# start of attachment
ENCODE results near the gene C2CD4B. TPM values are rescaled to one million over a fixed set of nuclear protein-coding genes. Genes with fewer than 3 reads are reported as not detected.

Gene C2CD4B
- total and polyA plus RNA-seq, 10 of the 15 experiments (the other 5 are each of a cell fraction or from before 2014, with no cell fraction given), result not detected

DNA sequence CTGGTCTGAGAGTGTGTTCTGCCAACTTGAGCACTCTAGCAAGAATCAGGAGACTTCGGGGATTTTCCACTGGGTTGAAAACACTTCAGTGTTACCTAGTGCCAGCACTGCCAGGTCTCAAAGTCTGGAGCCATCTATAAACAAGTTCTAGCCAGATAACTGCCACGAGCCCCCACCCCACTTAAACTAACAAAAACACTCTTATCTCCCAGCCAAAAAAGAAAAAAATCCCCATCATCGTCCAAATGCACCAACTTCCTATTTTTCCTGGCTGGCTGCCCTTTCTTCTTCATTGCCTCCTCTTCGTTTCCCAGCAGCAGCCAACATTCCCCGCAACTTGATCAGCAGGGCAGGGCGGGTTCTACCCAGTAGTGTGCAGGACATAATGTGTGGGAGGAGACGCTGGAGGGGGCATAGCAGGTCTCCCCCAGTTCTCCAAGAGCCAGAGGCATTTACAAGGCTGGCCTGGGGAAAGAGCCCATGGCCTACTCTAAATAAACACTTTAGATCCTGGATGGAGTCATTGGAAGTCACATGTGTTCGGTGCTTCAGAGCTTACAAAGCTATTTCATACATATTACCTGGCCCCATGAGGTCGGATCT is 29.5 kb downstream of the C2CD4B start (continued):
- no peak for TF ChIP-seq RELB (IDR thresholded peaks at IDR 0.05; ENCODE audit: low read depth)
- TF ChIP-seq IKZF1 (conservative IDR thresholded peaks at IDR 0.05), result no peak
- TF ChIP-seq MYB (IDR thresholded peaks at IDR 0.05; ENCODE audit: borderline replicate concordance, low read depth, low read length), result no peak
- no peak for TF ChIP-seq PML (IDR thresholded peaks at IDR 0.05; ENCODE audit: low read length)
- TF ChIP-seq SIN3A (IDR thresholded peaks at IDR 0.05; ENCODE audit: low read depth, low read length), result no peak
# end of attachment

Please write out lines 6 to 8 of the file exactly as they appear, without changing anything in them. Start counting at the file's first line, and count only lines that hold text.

- TF ChIP-seq IKZF1 (conservative IDR thresholded peaks at IDR 0.05), result no peak
- TF ChIP-seq MYB (IDR thresholded peaks at IDR 0.05; ENCODE audit: borderline replicate concordance, low read depth, low read length), result no peak
- no peak for TF ChIP-seq PML (IDR thresholded peaks at IDR 0.05; ENCODE audit: low read length)